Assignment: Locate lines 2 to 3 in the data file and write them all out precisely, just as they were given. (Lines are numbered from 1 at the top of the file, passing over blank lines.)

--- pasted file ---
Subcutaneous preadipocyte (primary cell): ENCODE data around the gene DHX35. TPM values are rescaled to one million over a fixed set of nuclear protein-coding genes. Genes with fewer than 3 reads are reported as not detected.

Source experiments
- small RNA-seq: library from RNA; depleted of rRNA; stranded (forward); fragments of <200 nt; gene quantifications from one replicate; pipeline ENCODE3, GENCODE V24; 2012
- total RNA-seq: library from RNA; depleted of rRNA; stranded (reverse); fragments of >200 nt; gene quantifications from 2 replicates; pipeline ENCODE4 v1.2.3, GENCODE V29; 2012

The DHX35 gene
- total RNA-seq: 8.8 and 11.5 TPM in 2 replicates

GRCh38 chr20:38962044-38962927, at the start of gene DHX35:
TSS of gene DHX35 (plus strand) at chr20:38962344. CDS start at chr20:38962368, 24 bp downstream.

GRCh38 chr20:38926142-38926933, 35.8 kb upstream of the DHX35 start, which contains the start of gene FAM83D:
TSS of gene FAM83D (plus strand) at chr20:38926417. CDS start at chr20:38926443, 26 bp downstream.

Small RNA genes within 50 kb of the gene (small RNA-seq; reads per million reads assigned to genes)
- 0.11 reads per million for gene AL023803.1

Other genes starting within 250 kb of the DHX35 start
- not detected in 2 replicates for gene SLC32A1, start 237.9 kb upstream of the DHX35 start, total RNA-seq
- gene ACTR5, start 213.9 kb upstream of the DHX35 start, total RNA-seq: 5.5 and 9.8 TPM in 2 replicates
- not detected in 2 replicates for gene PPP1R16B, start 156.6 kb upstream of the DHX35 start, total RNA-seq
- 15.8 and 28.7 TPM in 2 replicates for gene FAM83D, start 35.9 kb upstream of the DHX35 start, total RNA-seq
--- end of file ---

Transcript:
Source experiments
- small RNA-seq: library from RNA; depleted of rRNA; stranded (forward); fragments of <200 nt; gene quantifications from one replicate; pipeline ENCODE3, GENCODE V24; 2012